Guest Commentary: A Game-Changer For Prince George’s County (OP-ED)
For decades, Prince George’s County leaders have made great strides making the county more attractive to businesses and residents — even as Northern Virginia, Montgomery County, and the District of Columbia have experienced greater rates of economic growth and investment. The county also has long been overlooked, for inexplicable reasons, in terms of federal facilities and tenancies throughout the National Capital Region.
Prince George’s County is home to a quarter of the region’s federal workforce — more than 75,000 workers — yet only has 4 percent of federal leased space, with half of that space being warehouses and storage facilities. This is a conversation about community equity and how the disproportionate allocation of federal resources stymies opportunity for hundreds of thousands of families.
One must look no further than the morning commute. Prince George’s County residents leave their homes for work the earliest, spend the most time commuting, and have the highest percentage of drivers reporting their commute to work exceeding one hour. Visit Metro Stations like Branch Avenue or New Carrollton, and you observe packed rail cars heading to Virginia or the District, and empty cars heading to the county every morning.
Due to its reliance on residential taxes and the lack of commercial base, Prince George’s County continues to grapple with the lingering effects of the Great Recession that crashed the housing market and led to a high foreclosure rate. The federal government has a critical role to play to increase opportunity in this diverse jurisdiction.
County leaders have made job creation and economic opportunity a priority, and their efforts are starting to bear fruit, including a $1.2 billion MGM Resort Casino and $100 million Tanger Outlet Center at National Harbor, $650 million in economic development projects near the University of Maryland and along Route 1, and a world-class Regional Medical Center breaking ground next month. Prince George’s new Economic Development Incentive Fund has leveraged $23 million in local funds into $750 million in private investment, growing or retaining 9,000 jobs.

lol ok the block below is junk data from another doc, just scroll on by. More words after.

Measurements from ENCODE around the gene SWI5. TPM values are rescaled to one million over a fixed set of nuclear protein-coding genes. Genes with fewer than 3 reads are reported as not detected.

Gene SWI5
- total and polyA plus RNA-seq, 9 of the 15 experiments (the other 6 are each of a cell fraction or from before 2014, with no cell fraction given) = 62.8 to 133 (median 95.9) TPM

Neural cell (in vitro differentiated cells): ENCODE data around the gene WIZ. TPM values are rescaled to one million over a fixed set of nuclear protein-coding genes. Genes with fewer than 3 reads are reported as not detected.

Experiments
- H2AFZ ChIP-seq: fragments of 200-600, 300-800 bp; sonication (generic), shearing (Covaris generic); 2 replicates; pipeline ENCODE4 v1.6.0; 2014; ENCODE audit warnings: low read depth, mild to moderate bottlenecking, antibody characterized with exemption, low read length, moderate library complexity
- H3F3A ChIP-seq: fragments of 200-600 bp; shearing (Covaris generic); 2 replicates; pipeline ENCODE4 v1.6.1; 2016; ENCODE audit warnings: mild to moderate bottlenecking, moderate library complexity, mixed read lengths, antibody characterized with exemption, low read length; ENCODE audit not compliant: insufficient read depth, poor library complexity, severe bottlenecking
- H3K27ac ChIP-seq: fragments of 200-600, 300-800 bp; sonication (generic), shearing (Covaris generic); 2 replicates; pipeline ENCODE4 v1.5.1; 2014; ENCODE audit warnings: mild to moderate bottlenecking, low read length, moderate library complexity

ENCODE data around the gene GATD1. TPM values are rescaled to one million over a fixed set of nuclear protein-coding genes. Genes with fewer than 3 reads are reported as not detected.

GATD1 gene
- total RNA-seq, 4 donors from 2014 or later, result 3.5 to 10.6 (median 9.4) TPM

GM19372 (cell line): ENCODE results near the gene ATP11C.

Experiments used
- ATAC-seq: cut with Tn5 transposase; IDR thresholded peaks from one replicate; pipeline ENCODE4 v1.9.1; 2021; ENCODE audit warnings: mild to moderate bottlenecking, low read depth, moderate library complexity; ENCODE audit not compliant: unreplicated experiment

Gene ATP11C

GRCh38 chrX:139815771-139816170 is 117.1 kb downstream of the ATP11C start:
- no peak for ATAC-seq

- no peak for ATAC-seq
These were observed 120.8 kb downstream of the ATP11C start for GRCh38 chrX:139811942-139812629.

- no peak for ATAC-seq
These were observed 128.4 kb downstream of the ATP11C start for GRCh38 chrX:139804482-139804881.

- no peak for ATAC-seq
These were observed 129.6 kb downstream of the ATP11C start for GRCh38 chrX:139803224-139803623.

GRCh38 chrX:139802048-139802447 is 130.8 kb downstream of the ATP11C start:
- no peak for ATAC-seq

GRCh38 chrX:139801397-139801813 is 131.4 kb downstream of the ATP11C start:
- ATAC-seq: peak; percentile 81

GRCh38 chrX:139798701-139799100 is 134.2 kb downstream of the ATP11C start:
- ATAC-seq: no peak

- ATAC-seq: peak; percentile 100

With strong congressional support, the federal government has also made progress addressing its disproportionately smaller presence in Prince George’s County – investing in NASA Goddard Space Flight Center, building a consolidated state-of-the-art headquarters for the Census Bureau, and opening NOAA’s cutting-edge Satellite Operations Facility and weather prediction center at the Suitland Federal Center. Nevertheless, the Trump administration’s hapless decision to abruptly end the process of building a new consolidated FBI headquarters, ripped away a historical opportunity to transform Prince George’s County. While Congress pushes the FBI and General Services Administration to present a plan on how to restart this process expeditiously, many county residents are asking if there is another “game changer” on the horizon.
Thankfully there is: the development of a new, modern headquarters facility for the U.S. Citizenship and Immigration Services (USCIS) in Camp Springs and the 3,700 well-paying jobs it will bring.
As the member of Congress representing the Fourth District, I have strongly urged both GSA and USCIS to move forward with the consolidation project, after a lengthy and thorough procurement process. USCIS will be an economic catalyst for the surrounding community by providing critical daytime foot traffic and business activity. This will likely lead to additional companies choosing to locate to the area, and will attract both retail and entertainment. Montgomery County, Virginia and the District have greatly benefited from similar public-private developments, and Prince George’s County is due for the same.
On Aug. 31, GSA finally signed a 15-year lease and success is now imminent with the continued support of the county executive and County Council. The USCIS headquarters project is South Prince George’s County’s best opportunity to spur transformative development after years of stagnation and unfulfilled promises. USCIS will anchor a new walkable community at One Town Center in Camp Springs with conveniently located amenities and the proximity to transit and economic opportunities that today’s employers and workers desire.
But without the zoning and incentives from the county executive and Council, this project could fail to get off the ground despite GSA making a 15-year $257 million commitment. Such a failure with a project as important as USCIS will renew GSA’s long-held skepticism about the county, endanger ongoing transit-oriented development plans that depend on federal tenants, disappoint residents and local entrepreneurs yet again, and likely dampen any opportunity to ever attract the FBI.
With the GSA seeking to consolidate more than 60 million square feet of leases in the region, I strongly believe that Prince George’s County remains well-positioned to receive top consideration from agencies seeking space close to Metro stations, especially if the county focuses on creating the kind of walkable communities where today’s employees want to work and live. The delay of the FBI headquarters is a disappointment, but USCIS is a potential major economic development win, and can be the first of high-profile success that puts Prince George’s on the map.